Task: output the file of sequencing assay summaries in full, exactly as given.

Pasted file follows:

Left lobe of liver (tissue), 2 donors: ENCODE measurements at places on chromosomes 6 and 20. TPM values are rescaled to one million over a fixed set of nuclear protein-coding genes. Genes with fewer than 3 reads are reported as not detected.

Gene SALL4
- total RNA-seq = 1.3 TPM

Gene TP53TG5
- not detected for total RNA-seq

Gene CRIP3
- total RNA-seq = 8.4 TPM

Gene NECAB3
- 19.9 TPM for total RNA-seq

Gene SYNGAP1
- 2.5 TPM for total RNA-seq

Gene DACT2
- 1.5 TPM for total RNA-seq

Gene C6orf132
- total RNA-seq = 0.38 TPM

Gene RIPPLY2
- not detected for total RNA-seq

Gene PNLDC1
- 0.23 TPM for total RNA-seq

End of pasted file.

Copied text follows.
Left lobe of liver (tissue), 2 donors: ENCODE measurements at places on chromosomes 6 and 20. TPM values are rescaled to one million over a fixed set of nuclear protein-coding genes. Genes with fewer than 3 reads are reported as not detected.

Gene SALL4
- total RNA-seq = 1.3 TPM

Gene TP53TG5
- not detected for total RNA-seq

Gene CRIP3
- total RNA-seq = 8.4 TPM

Gene NECAB3
- 19.9 TPM for total RNA-seq

Gene SYNGAP1
- 2.5 TPM for total RNA-seq

Gene DACT2
- 1.5 TPM for total RNA-seq

Gene C6orf132
- total RNA-seq = 0.38 TPM

Gene RIPPLY2
- not detected for total RNA-seq

Gene PNLDC1
- 0.23 TPM for total RNA-seq